I’ve entered a number of play-writing contests and festivals this year as I begin to expand my writing in new ways. I ran across one such un-named short play theatre festival which I had planned to enter until I saw one of the stipulations: plays with guns as props will not be accepted.
I had a script that I wanted to use in this festival which actually did have a gun in it. So I knew immediately not to send it.
But then I got to thinking why? Why no guns?
I could only think of two possible reasons for a theatre festival to not allow plays with guns. Perhaps there are more than two, but I couldn’t think of them. Here are the ones I thought of:
- They are afraid that a gun on stage might be mistaken as a real gun by the audience, thus causing a possible panic.
- They are making a statement about gun violence in America by not allowing guns on stage.
Let me look at each of these.
#1 – This scenario seems unlikely to me. I’ve used guns on stage (high school setting) for years. Some guns look more realistic than others, and I’ve never one even had the slightest infinitesimal reason to suspect that anyone in the audience was disturbed or fooled by the fake fire arm. So I’m thinking that this isn’t the reason for not allowing prop fire arms in their festival.
#2 – I’m guessing they are making a statement by having such restrictions. This is fine if that’s what they want to do. It’s their festival, and if they want to run it a certain way, no problem. But I tend to disagree with their assessment. The first reason is that there are many fine, good, and important plays which necessitate a fire arm. How awkward would it be to have a cop tell the bank robber to put up his hands by warning him sternly without any physical threat to back it up.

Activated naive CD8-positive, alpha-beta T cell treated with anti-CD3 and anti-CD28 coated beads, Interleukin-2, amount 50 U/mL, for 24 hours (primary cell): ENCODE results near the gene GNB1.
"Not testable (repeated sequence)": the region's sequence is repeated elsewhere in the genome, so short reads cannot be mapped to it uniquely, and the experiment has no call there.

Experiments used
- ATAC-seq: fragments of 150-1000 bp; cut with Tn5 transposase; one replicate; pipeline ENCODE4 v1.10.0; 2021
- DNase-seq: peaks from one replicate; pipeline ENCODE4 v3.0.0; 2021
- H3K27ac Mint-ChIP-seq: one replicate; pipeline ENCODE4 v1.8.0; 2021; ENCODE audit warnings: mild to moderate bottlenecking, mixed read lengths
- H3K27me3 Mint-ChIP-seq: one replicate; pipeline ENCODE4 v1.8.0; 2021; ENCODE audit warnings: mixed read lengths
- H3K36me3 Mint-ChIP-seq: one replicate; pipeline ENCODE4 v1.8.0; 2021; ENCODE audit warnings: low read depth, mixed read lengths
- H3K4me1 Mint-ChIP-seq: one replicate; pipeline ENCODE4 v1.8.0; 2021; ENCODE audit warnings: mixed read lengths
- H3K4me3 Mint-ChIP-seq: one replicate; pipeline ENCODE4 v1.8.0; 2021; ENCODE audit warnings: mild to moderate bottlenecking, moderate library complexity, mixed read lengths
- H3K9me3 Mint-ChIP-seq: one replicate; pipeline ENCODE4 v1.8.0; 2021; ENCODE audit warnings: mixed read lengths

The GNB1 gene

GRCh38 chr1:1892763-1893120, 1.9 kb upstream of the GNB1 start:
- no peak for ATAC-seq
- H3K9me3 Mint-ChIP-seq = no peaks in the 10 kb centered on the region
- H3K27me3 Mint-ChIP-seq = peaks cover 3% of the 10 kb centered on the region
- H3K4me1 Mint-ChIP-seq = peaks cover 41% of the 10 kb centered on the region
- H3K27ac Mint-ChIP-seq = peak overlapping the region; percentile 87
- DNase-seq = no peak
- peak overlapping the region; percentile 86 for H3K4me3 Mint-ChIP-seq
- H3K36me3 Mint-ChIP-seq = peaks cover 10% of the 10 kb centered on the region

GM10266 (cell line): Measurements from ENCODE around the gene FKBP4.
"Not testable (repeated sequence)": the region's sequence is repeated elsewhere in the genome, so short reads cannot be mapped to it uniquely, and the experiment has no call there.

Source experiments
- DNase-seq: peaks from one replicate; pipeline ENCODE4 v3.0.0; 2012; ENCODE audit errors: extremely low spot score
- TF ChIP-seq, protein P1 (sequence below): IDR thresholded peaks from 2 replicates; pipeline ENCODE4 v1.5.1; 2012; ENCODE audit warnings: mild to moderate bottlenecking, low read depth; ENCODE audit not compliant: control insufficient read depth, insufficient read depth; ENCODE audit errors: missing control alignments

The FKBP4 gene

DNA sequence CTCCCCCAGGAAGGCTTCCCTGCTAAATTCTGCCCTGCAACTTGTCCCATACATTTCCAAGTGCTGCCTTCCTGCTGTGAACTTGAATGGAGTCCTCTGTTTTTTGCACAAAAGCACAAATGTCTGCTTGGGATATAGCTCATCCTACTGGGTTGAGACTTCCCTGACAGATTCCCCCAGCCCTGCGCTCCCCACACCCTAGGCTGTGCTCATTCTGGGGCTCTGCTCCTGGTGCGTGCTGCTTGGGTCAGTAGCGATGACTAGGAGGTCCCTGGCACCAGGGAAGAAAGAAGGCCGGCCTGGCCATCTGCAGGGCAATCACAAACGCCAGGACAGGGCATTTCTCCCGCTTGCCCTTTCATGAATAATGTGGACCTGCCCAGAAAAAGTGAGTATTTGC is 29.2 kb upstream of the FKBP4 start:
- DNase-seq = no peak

But it’s actually something else which makes this issue more important in my eyes. Our culture is a culture of guns. Like them or hate them, they are there, and they are there to stay. One of the main tasks of a playwright, or at least how I see it, is to be a reflection of society – its issues and struggles. Playwrights are to wrestle with questions from all angles and provide insight that may not come from anywhere else. To take the weapon (haha) out of the hands of the playwright’s arsenal, does not only diminish what’s happening in society, it mocks the influence a playwright can have.
People have guns. People use guns. People are in society. Playwrights write about people; therefore, playwrights also write about guns.
I hate to see the whitewashing of society, and I hope theatres will continue to be at the forefront of society in regards to dealing with important cultural issues.
Hey festival, I was going to send you my script “Alone in a Bar,” but I guess I’ll find another avenue for it.